The Hon. T.A. FRANKS (15:18): Lucky Port Adelaide. My question is to the Minister for Health and Wellbeing on the topic of endometriosis. Can the minister please update us on South Australia's progress towards fulfilling the National Action Plan for Endometriosis, with particular reference to the schools and education part of that plan?
The Hon. S.G. WADE (Minister for Health and Wellbeing) (15:18): I thank the honourable member for her question. As the honourable member is alluding to, the federal government recently launched the National Action Plan for Endometriosis. It was launched on 26 July. The commonwealth government also announced an extra $1.2 million in funding to support implementation of the national action plan, bringing the commonwealth funding commitment to $4.7 million.
As I think I have previously advised the chamber, the state government is actively looking at a proposal in relation to an education program for girls, which has been put forward by the Pelvic Pain Foundation. The Menstrual Health and Endometriosis program pilot, funded by the Pelvic Pain Foundation of Australia, was held in 2017 with 10 South Australian secondary schools and has been formally evaluated. Federal funding was involved in that program.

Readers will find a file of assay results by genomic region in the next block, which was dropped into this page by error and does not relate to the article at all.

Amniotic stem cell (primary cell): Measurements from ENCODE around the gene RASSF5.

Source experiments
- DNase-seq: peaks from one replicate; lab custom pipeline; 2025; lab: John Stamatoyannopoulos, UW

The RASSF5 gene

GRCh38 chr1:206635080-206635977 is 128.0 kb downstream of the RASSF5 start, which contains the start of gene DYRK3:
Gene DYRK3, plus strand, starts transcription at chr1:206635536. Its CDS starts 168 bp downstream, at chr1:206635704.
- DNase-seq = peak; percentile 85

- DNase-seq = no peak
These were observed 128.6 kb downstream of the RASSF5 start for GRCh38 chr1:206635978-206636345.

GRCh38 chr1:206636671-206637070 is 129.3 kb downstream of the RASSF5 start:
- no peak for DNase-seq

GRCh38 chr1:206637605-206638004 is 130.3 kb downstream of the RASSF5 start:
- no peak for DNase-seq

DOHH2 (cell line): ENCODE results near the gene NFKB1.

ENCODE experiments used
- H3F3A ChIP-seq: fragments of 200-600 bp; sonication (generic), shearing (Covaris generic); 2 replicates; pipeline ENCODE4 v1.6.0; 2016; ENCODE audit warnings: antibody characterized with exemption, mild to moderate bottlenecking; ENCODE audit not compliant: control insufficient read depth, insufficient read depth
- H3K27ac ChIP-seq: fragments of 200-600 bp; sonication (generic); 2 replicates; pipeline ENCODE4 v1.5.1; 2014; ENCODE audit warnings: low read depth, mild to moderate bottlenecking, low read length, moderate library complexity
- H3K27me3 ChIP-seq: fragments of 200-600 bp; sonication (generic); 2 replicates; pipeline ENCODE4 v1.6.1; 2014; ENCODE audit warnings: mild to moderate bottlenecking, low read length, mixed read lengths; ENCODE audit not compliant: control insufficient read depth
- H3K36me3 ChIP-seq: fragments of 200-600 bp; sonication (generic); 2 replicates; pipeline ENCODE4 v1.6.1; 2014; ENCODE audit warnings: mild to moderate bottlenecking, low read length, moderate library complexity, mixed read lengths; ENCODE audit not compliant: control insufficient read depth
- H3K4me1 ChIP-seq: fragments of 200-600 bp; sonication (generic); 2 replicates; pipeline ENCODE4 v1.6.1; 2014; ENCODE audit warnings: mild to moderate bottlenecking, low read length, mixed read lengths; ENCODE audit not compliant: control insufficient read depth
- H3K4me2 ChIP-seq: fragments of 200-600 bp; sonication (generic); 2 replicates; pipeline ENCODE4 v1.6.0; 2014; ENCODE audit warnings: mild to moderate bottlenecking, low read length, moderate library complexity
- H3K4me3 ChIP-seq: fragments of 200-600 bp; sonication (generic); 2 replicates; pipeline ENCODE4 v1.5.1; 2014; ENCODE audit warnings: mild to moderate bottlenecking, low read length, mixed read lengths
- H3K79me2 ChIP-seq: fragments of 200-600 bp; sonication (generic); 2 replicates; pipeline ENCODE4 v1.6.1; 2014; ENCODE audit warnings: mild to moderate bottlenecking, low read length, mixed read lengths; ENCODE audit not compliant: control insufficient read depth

South Australia, particularly the Minister for Education and myself, have been working with the Pelvic Pain Foundation on a second program. In that regard, we have been consulting with clinicians in terms of the final shape of the project. My understanding—and I can get the information for the member—is that the project proposal has been finalised following clinical input, so the state government will be continuing to progress that proposal. As I said, it's a joint venture between the health department and the education department, and we are also having conversations with our federal colleagues.
I hasten to add, though, that it's not the only thing the state government is doing in the area of endometriosis. South Australia is undertaking commercial trials in conjunction with the prevention and recovery care unit at the Royal Adelaide Hospital, with two pharmaceutically sponsored trials having completed ethics approval which will be starting recruitment in the next months. It's very important that we not only continue to increase awareness amongst young women about endometriosis, which is the focus of the Pelvic Pain Foundation process, but that we also do what we can to strengthen the pharmaceutical research that assists young women in this area.